“Let’s make Python debugging on the console not suck!” Enter puDB. Available via pypi, it looks pretty frickin’ sweet and I’ll definitely have to give it a try. “PuDB: Debug like it’s 1992!”
Dill allows pickling of more than mere objects. I just watched this guy serialize the entirety of numpy, a class, and the history of an ipython session. Insanity.
scikits.image is pretty rad. It uses openCV on the back-end for sexiness, uses cython to make better bindings than the stock ones, and is (they say) way better for science than PIL. Also seems to have a nice image viewer.
Fwrap makes using fortran code from python less painful.
This guy used the Apple Push Notification Service to send notifications to his iphone, via python.
TEAL does something similar to Traits’ automagic GUI action, but is lightweight and looks like it’s from 1992–just how astronomers like it.
Fernando Perez suggested that there is interest in putting something like his datarray into Numpy. There’s gonna be a quick session on it tonight.
Guys, start using http://ask.scipy.org for your scientific computing questions, particularly with python! Enthought and the scipy people really want this to reach critical mass. The reason for this and not StackOverflow is to avoid the noise that is generated by the more mainstream python community: for example, searching “optimization” would come out actually showing something on finding minimums instead of the more common code optimization.
Goddard is pulling wildfire smoke data from satellite images using PIL.
This dude is using python and fortran to study storm surges using CFD techniques with shallow water assumptions and an adaptive mesh. There was a pretty sweet video showing a model hurricane shed vortices in the water.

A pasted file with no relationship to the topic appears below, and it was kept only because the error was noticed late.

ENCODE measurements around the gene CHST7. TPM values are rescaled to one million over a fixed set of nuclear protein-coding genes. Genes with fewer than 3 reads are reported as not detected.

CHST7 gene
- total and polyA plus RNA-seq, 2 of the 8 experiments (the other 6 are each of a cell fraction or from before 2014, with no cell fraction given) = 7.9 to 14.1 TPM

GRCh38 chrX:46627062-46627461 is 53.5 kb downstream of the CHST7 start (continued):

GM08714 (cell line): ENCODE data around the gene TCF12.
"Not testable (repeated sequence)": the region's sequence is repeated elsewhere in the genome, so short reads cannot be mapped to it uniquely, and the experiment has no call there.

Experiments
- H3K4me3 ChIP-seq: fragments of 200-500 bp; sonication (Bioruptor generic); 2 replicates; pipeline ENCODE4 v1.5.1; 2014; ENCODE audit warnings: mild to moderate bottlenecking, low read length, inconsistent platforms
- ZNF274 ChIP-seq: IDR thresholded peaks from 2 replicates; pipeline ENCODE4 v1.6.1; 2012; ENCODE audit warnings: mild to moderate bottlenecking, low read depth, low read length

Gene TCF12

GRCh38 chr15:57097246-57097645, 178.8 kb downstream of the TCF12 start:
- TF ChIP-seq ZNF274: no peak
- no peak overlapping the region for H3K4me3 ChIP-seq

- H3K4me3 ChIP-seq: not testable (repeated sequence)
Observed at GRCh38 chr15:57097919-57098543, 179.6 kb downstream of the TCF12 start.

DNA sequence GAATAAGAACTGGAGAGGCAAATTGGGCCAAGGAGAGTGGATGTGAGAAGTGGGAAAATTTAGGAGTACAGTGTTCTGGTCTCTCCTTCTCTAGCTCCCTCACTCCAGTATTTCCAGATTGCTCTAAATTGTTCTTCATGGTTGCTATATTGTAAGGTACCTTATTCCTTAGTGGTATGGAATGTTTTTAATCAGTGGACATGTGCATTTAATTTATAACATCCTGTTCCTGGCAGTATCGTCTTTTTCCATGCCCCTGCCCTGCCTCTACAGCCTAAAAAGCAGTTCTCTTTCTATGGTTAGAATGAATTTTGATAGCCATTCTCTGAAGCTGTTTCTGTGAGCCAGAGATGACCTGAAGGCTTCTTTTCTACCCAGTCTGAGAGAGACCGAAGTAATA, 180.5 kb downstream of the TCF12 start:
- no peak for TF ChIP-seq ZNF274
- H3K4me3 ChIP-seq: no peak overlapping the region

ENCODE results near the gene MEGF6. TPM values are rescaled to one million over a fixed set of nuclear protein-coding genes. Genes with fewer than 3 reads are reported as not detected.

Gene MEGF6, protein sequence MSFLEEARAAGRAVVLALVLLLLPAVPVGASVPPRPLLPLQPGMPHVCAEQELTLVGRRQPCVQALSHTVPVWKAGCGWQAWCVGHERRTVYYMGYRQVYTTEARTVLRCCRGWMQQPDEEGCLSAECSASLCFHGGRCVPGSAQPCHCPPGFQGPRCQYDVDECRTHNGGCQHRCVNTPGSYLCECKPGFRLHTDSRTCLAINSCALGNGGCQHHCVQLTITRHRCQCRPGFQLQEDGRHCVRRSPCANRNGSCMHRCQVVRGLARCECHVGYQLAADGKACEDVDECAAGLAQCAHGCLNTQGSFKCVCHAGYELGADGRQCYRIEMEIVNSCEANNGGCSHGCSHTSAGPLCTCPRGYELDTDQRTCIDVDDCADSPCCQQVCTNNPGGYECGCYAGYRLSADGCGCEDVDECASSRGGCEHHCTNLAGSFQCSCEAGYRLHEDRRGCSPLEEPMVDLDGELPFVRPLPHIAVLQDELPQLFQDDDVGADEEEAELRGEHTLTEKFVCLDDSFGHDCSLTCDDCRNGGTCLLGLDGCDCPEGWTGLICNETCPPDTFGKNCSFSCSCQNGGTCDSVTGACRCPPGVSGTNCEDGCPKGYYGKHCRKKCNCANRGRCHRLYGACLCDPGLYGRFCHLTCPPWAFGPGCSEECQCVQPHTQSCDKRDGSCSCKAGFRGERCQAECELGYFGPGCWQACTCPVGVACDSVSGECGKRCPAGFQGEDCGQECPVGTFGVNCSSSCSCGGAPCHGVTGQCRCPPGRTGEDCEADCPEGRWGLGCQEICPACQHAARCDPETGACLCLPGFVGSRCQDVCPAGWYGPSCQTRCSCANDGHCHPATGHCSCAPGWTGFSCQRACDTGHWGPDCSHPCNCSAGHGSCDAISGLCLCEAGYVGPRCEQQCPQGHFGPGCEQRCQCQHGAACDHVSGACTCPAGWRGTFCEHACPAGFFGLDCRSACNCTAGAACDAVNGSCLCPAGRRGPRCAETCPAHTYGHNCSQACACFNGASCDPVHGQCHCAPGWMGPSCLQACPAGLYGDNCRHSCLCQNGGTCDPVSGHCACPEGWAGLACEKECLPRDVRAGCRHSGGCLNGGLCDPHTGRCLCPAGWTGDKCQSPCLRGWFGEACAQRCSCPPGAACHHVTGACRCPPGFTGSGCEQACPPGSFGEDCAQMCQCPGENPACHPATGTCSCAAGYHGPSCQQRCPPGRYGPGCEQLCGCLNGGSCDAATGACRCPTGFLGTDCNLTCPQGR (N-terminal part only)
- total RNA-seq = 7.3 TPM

Josh Hemann wants to collect publication-quality, full-featured examples of matplotlib that show more than just, “look you can totally make a pie graph! Foo, bar.” Basically, he wants to best R’s examples. If you have anything, you can email him at josh.hemannATroguewave.com for now.
Creative Digital Systems made a pretty sweet radar simulator. Unfortunately, the projector was too jacked up for us to demo the thing.
Peter Wang gave a talk called “Python Evangelism 101.” …you’ll just want to watch this yourself when it comes up on video. It was exquisite.
I’m still enthusiastic about what can potentially happen with this, though I’m a little unsure about things now. :/ I think, on the other hand, that we have agreed on a few things, mostly:
The current way of indexing has promblems, so the ticks functionality will most likely be moved from getitem() to a standard method, with getitem* working numerically as if it were a ndarray.
Having to call .axis.a.axis.b is teh lame.
Man there are lots of things we’d love to be able to do with these, but including them in the numpy core would probably be a bit much.
someone needs to work on this! For real.
I don’t know if anyone will take my efforts seriously here, but I’m gonna try. I just forked the project on github, and I’ll try to start following the scipy wiki.
We’ll see how it goes.